Original article posted in six languages on Water Science Policy
Webb, A. (2021) 'forWater: Managing Canada’s drinking water from catchment to tap' Water Science Policy, doi: https://dx.doi.org/10.53014/HXNK9240
Many major cities worldwide source their drinking water from catchments that are largely forested. In general the quality of water from forests is higher, and consequently the cost of drinking water treatment is lower than for water sourced from other land uses. However, extreme events, such as wildfires, insect outbreaks, floods and hurricanes increasingly threaten the provision of forest watershed services in a changing climate. As such, sustainably managing the forest-water nexus is seen as key to achieving the Paris Agreement and Sustainable Development Goals (ie SDGs 2, 6, 13 and 15).
‘forWater’ is a network of Canadian researchers from multiple institutions who aim to find innovative solutions to address climate change impacts on forested source water, the downstream effects, water treatability and resource economics. Professor Monica Emelko from the University of Waterloo is the Principal Investigator and Scientific Director.
‘Seventy to eighty percent of accessible freshwater in Canada is derived from forested systems,’ she explained. ‘Over the past 20 or more years we have experienced an increase in major landscape disturbances. Here in Canada, two prominent examples are the wildfires in the Southern Rockies in the 2000s and at Fort McMurray in 2016. The loss of vegetation causes a cascade of effects from increased sediment mobility to the transport of carbon rich material that can propagate downstream and challenge drinking water treatment. The delivery of sediment-associated phosphorus can contribute to the development of algal blooms in drinking water reservoirs and plants,’ said Professor Emelko.
The forWater Network commenced in 2017 and involves a partnership between the Natural Sciences and Engineering Research Council of Canada (NSERC), eight Canadian universities and multiple government agencies, water utilities, private sector and non-government organisations (NGOs) working across Canada’s major forest ecozones. The approach being taken is truly transdisciplinary and involves engineers, economists, foresters, hydrologists, pedologists, geochemists, fluvial geomorphologists and more.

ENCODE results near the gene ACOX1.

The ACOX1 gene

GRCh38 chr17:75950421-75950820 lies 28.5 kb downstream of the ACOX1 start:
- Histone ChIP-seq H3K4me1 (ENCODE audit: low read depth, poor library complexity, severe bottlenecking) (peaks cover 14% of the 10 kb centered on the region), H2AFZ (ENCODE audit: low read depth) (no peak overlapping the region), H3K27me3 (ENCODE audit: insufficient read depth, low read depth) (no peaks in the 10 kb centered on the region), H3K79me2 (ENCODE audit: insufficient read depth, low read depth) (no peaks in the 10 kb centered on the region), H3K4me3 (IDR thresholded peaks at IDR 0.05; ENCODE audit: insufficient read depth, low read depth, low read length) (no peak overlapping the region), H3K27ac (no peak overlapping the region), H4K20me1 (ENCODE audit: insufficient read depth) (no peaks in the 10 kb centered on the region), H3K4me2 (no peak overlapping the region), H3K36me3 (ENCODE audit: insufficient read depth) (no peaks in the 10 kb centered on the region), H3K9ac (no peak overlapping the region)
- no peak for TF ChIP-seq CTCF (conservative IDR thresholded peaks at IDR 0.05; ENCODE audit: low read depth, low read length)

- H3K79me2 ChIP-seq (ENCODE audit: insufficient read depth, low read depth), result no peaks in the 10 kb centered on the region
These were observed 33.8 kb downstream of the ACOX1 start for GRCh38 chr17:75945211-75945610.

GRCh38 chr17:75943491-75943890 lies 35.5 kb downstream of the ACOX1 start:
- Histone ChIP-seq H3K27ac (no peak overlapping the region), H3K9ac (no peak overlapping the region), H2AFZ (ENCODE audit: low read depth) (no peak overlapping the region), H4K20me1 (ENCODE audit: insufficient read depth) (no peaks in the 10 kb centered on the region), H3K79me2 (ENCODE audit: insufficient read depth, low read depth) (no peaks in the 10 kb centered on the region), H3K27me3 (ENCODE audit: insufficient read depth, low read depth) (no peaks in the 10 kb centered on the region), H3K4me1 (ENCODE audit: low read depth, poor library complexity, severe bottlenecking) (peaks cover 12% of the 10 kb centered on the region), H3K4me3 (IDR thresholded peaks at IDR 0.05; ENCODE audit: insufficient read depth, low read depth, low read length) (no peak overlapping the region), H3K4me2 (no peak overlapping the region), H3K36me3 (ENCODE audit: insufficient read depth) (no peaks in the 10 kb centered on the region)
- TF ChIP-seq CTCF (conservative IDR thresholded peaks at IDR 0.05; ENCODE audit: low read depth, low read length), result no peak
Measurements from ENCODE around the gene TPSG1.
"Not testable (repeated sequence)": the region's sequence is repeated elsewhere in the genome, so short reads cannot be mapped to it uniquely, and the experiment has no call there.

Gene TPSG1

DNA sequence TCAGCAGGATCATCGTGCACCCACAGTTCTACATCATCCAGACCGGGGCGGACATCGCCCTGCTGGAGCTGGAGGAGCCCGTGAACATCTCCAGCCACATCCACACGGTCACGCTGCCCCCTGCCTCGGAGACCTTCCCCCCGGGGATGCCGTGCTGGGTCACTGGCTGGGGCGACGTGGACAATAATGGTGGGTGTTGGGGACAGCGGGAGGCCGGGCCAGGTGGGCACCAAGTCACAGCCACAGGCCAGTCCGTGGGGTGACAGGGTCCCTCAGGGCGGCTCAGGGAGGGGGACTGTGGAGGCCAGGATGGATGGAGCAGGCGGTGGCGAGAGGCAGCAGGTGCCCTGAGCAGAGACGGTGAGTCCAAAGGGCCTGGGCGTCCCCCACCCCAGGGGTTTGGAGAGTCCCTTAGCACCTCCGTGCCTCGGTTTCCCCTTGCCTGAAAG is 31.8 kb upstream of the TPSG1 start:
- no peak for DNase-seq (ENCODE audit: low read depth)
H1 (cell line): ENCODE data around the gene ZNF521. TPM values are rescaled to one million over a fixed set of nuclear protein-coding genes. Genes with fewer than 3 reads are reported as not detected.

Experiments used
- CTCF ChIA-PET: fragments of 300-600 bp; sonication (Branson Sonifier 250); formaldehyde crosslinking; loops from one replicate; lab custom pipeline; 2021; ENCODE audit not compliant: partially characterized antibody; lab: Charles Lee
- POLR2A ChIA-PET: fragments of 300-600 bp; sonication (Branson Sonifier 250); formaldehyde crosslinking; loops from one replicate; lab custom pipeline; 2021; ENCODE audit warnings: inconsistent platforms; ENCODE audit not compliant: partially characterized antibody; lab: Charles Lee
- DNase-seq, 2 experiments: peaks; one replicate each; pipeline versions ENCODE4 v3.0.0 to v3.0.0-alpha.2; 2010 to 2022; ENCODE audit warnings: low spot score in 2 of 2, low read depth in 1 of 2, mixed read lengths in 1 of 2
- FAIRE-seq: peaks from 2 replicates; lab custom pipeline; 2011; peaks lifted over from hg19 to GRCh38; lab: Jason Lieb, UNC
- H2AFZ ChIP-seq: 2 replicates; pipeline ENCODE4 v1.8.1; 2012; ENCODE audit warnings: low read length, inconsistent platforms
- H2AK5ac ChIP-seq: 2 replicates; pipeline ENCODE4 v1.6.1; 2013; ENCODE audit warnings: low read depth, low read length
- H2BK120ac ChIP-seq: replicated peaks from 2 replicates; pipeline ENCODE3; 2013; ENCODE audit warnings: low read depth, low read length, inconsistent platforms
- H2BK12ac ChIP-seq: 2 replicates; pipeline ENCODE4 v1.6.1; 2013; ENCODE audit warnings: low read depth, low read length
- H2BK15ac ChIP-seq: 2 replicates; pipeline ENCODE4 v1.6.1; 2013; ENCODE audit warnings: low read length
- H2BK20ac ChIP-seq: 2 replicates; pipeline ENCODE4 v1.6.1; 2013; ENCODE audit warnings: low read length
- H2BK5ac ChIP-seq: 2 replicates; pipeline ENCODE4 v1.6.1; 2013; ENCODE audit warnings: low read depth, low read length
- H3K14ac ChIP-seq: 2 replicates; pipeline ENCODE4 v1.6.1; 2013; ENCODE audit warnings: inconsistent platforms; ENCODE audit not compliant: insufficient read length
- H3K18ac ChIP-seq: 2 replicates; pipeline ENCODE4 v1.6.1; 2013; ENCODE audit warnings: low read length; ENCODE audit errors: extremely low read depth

‘We are all water scientists but we speak different languages,’ said Professor Emelko. The thing that unites the various network members is the desire and need to deliver safe and fit for purpose drinking water, from the source to the tap, now and into the future. She continued, ‘forWater network research is focused on leveraging the co-benefits of broad forest principles that underpin forest land management with drinking water source protection. Warming climate has changed how wildfires spread across the landscape, so we need to draw on all available knowledge including Traditional Knowledge held by Indigenous communities in Canada.’
Professor Uldis Silins from the University of Alberta is the theme leader for Watershed Science & Forest Management and Co-Principal Investigator for the forWater Network. ‘Changing weather conditions regulating fire behaviour have contributed to some of the devastating wildfires experienced in recent decades,’ Silins explained. ‘We are undertaking research examining alternative forest management practice effects on water quality, hydrology, and treatability in different forest types across the country. While these practices may help mitigate some of this threat, they will not prevent wildfires. Thus they will likely need to be coupled with other strategies such as developing resilient water treatment processes,’ said Professor Silins.